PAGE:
Through the bilinear transformation, s used in the continuous-time system function (  of Low-Pass Filter) can be expressed as
T = the sampling period, and = the radian frequency (rad).  can be easily derived from the trapezoidal integration operation, but it is out of scope of this page. The continuous-time system function Hc(s) of the filter ( of Low-Pass Filter) can be now transformed to the discrete-time system function H(z) as:
Applying  to :
Substituting  and  into  of Low-Pass Filter, the continuous-time system function of the 2nd-order low-pass filter can be rewritten as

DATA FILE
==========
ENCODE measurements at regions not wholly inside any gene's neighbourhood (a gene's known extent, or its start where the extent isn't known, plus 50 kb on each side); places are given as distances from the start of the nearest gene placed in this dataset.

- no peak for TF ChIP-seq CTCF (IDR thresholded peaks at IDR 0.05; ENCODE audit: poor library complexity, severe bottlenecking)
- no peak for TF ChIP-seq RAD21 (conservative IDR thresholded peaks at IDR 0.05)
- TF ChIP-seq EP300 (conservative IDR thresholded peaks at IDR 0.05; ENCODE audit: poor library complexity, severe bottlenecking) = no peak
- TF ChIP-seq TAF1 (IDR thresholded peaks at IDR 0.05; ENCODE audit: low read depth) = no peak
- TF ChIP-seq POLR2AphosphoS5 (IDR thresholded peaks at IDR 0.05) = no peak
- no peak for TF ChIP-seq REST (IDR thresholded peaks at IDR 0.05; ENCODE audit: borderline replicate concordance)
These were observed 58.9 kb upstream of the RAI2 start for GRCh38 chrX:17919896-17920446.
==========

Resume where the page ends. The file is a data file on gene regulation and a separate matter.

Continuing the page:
Generalizing  for any even-order Butterworth low-pass filter ( of Low-Pass Filter):
The radian cutoff frequency (in rad) shown in  and  is the normalized frequency, or the actual angular frequency (in rad/s) times the sampling period (in s):
where T = the sampling period or the reciprocal of the sampling frequency, fc = the actual cut-off frequency (Hz), and fs = the actual sampling frequency (Hz). Thus,  can be rewritten as
Further simplifying :
where fr = the frequency ratio, or
Thus, computation of the frequency ratio fr is the key step in computing the filter coefficients (, , and ).
Oppenheim, A.V., & Schafer, R.W. (1989). Discrete-time signal processing. Englewood Cliffs, NJ: Prentice Hall.
© Young-Hoo Kwon, 1998-